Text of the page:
We love projects that illustrate how design can empower and transform a community, like the story of the new Ugandan Maternity Unit in the city of Kachumbala. Located in Uganda’s Bukedea District, Kachumbala is home to 170,000 people. Until now, the area’s one maternity ward was a two-room, 1950s-era facility that could only accommodate 40 percent of Kachumbala’s expectant mothers, leaving many to have risky births at home. The region consequently suffers from a high infant mortality rate; an estimated 40 children out of every 1,000 don’t live to see their first birthday.
Improving Healthcare Facilities
To improve Kachumbala’s health care facilities, HKS proposed a sustainable, passive maternity facility: The Kachumbala Maternity Unit. The new building plan features delivery suites, prenatal and postnatal facilities, and is designed to support future expansion, while the existing two-room health facility will be repurposed and used for other medical functions.
To build the Ugandan maternity unit, HKS partnered with Engineers for Overseas Development (EFOD), a Wales-based nonprofit, and Cyfle Building Skills, an organization that trains young apprentices in the building trades. The team sought out to create a design solution that would utilize the materials, utilities, and construction techniques available on site. Due to the area’s lack of reliable water and electricity, the new building had to be fully passive and self-sufficient. For example, handmade bricks that form the building’s structure were made on site and baked in the sun, not fired - saving trees from being cut and burned.
Tested & Approved
HKS tested the new Ugandan maternity unit design with the assistance of UK-based health professionals, who also provided midwife support and training for local healthcare providers. Now, less than a year old, the new 3,000-square-foot Kachumbala Maternity Unit accommodates up to six births each day, the average for the region. All women in the district now have access to a safe place to give birth.
In an HKS blog post, Ellen Mitchell-Kozack, director of sustainability for HKS and founder and co-director of Citizen HKS, wrote that her journey to Kachumbala and involvement in the project changed her perspective on the world. “Spending time with the people of this far away community showed me that opportunities I take for granted such as access to jobs, education, and healthcare are hard to come by in Uganda,” she wrote. “In Kachumbala, people hold a sense of belonging and connectedness to the community that is increasingly missing for me back home. I think that connectedness to a greater whole – to one another and the earth – leads to happiness and fulfillment in a way that mindless consumerism never will.”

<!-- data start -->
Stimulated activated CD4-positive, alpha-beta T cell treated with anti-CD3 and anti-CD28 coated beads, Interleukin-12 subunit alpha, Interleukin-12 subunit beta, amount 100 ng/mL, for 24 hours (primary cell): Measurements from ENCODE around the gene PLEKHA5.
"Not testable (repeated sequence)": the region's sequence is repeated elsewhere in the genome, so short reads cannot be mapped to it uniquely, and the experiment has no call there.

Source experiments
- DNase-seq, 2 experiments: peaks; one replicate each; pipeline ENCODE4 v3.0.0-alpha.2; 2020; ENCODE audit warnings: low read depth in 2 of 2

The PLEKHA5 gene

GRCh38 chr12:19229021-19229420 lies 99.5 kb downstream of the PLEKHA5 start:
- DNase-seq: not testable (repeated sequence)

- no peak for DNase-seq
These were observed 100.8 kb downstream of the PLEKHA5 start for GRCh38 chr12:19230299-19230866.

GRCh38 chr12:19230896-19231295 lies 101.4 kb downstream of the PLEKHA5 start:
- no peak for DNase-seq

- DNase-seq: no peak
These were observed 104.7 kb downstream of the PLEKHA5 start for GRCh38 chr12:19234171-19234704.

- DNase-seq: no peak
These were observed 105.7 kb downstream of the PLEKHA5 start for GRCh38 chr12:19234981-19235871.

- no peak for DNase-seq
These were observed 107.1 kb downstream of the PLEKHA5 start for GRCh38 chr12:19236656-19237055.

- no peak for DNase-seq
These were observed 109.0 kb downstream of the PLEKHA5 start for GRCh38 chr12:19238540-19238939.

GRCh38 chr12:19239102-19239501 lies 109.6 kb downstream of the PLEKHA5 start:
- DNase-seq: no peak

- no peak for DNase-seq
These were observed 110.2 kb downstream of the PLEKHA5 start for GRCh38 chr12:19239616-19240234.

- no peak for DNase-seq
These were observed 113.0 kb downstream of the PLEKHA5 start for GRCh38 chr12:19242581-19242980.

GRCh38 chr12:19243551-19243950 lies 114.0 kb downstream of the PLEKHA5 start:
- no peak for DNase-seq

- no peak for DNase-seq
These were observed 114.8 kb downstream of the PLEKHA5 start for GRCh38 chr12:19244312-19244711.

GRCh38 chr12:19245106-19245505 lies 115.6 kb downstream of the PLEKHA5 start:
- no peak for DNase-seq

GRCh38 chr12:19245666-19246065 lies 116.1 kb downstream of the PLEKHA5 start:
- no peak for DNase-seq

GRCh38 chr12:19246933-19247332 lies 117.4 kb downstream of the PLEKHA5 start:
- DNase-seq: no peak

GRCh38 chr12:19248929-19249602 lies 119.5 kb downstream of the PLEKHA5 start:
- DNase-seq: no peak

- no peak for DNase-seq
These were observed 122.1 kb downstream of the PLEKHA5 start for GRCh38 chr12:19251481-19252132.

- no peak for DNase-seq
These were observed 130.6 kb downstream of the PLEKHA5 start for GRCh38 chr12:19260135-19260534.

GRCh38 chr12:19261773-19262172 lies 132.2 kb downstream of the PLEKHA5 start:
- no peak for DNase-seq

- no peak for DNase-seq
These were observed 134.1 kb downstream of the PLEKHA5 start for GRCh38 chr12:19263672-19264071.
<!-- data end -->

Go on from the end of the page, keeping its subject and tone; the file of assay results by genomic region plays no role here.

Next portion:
Citizen HKS: How to get involved
Citizen HKS, HKS’ social impact initiative, is a great example of how one architect firm is using its platform to improve lives and drive change for communities in need. Try following the charitable platform’s three simple steps below and see what changes you’re capable of making in your own community.
Citizen HKS begins each project by asking, “How can our work improve the world?” Have your team set guiding principles that inform the projects you choose to take on and will help drive design. For example, set a guideline to create scalable design solutions with the potential to be replicated to serve other communities, or one that states you design with an egalitarian approach.
Citizen HKS challenges its team to do more than design, looking to create stronger community connections through their work. Try hosting an annual “Week” or “Month of Service.” Raise money for worthy non-profits, help rebuild homes, volunteer at schools and food banks, clean parks or beaches, bring local shelter pets in for a day at the office...the options are endless. If your business has more than one office, make sure they all join in!
Lastly, you can always encourage your employees to make financial contributions to your organization’s shared commitments. Fundraising campaigns are an easy way for all to get involved. If working between multiple offices, making it a competition by seeing who can raise the most funds with a celebratory lunch for the winner.
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